It was a crisp and cold November afternoon in 2006 when my wife and I crossed the
Ambassador Bridge into Ontario heading for a week in St. Thomas with the intention
of possibly immigrating to Canada in the future. We had both just retired and had
family ties in Canada. As we were driving on Hwy. 3 heading into St. Thomas, we
saw the Ford factory on the left just as it was turning dark and beginning to snow.
It was ironic that my Uncle Larry had designed the assembly line for this plant
in 1967 and I thought of him as we passed by. As a retired Ford dealer and loan
officer, I felt a tug at my heart. We arrived on Talbot Street at dark. We made
a right on Hinks St. and noticed children playing in their yard. This was unheard
of in our country. At the corner of Hinks and Wellington, I looked left and saw
the Knox Presbyterian Church. I looked at my wife and said,"Honey, we're home".
We drove to the Ramada Inn and saw young people sitting at a park bench laughing
and having a good time in the snow. We checked in and the restaurant stayed open
for us. This was our first taste of Canadian hospitality. After settling in and
touring St. Thomas the next morning, we went to the Elgin Mall and I purchased a
cell phone which I still have today. A very nice real estate lady approached us
and invited us to tour homes in St. Thomas and Port Stanley. We looked at homes
that week in St. Thomas and then we were invited to her home at the top of Brayside
Drive on the cliffs overlooking Port Stanley. That was the very day my wife and
I fell in love with Port Stanley. It was not quite the beautiful Port Stanley of
today. It was largely a commercial fishing village. They were very few businesses,
maybe four major restaurants and the roads and sidewalks were in terrible shape.
The town looked neglected and lonely.
Having experience as a real estate broker, I realized the possibilities of Port
Stanley becoming a reborn destination community because of the lake shore and the
beaches. Unbeknownst to us, Port Stanley had been a destination community since
1926 when the Stanley Beach Casino was built. Every summer, thousands of people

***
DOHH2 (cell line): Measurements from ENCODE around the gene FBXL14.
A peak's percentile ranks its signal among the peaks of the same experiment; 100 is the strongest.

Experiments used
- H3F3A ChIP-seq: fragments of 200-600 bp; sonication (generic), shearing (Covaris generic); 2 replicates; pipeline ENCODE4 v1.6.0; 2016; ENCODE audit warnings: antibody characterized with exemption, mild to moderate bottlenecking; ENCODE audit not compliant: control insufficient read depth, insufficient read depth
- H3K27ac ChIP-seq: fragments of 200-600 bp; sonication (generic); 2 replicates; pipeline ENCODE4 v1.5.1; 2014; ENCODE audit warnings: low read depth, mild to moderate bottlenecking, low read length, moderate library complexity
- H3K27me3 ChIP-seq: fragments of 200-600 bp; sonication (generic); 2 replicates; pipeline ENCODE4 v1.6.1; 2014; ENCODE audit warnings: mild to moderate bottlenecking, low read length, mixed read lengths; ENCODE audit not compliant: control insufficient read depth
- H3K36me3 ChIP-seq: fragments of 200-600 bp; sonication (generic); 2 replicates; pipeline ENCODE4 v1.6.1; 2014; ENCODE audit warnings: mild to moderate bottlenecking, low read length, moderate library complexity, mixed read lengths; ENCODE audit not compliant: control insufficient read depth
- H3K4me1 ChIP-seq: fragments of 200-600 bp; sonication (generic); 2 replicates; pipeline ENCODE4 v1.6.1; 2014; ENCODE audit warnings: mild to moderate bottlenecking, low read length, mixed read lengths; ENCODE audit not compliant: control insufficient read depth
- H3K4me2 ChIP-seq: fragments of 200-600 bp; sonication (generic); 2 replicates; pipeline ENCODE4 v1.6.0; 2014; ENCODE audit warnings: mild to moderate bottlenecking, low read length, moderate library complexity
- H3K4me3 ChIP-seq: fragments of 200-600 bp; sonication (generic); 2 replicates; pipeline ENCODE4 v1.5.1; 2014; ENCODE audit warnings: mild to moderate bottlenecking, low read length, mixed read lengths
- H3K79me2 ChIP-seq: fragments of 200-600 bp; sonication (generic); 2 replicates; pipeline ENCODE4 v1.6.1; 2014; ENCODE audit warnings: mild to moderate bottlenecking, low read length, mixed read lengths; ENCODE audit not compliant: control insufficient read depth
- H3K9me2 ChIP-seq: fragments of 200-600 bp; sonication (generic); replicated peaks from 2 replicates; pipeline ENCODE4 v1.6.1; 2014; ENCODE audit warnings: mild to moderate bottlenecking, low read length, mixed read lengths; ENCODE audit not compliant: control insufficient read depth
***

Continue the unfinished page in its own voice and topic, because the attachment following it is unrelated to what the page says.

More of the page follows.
drove to the beach, the casino and eventually the Stork Club. Edith Cavell Blvd.
was a very, very busy place, hence the term "quaint and modest" never applied to
Port Stanley. It was always a prosperous, bustling destination for thousands every
summer weekend. This is the reason and the only reason that Port Stanley has succeeded.
In the year 1833, the harbour at Port launched the first steamship round-trip visit
to Buffalo, N.Y. In 1840, the commercial fishing enterprises were established. The
commercial habour had numerous cruise boats on Lake Erie between the '30's and '50'
providing a stable and vigorous economy for the Port residents.
Circa 2008, a retired military man and numerous Port residents formed the Village
Association. It so happened that one of this military officer's last government
assignments was on the Privy Council of the liberal government of Jean Chretien
in Ottawa. He also served as a temporary six month replacement for the Foreign Policy
Advisor to the Prime Minister. This man now serves as a Ward 1 Councilor, Central
Elgin. His knowledge of government regulations has helped Port Stanley to secure
the habour and funds for its development. The current Central Elgin Council has
many highly educated and knowledgeable members and has done a stellar job for the
last eight years.
The key to Port Stanley's future is planned growth. Single family homes off of George
St. and East Road will provide young to middle aged families opportunities to live
in and enjoy. Port Stanley. Schools will benefit and increased tax revenue from
over 350 homes will put Port in a viable financial position. If it stops growing,
the community will run the risk of financial decline and possible bankruptcy. The
reason this statement is so strongly worded is the fact that the habour by federal
law has to be dredged approximately every four to five years at a cost to the village
of $2,000,000 from its tax revenues. This action has to happen for ecological reasons
in order to prevent Kettle Creek from flooding and becoming polluted.
Port Stanley has some serious problems that need to be addressed by planned growth.
There are no year round rental properties available that aren't at least 50 years
old and at this time, none are available. It took us two years to find a rental
that had to be almost totally renovated to code largely at our expense. It cost
thousands of dollars and due to its location, we had to leave last year. We are
now going to live in St. Thomas half the year and wait anxiously for the two new
apartment buildings that will be built off George St. After a lengthy conversation
with local officials, I found out that none of the local workers in the businesses
can afford to live in Port, except very few who have been here for years. There
is a dire need for reasonable new housing for the average person, families and seniors.
On this score, Port Stanley comes up with a zero. The average rental for a summer
cottage is $750.00 a week.
We believe the current Council and Mayor are on the right track. They are highly
educated and experienced and have seen Port Stanley through tough times and are
dedicated to planned expansion of single family housing and rental apartments. They
have acted in the most professional manner possible and are under extreme pressure
to bring Port back to its days of being the finest destination town by the Lake.
In regard to the job the Council has been doing, in the words of Bert Lance, "If
it ain't broke, don't fix it".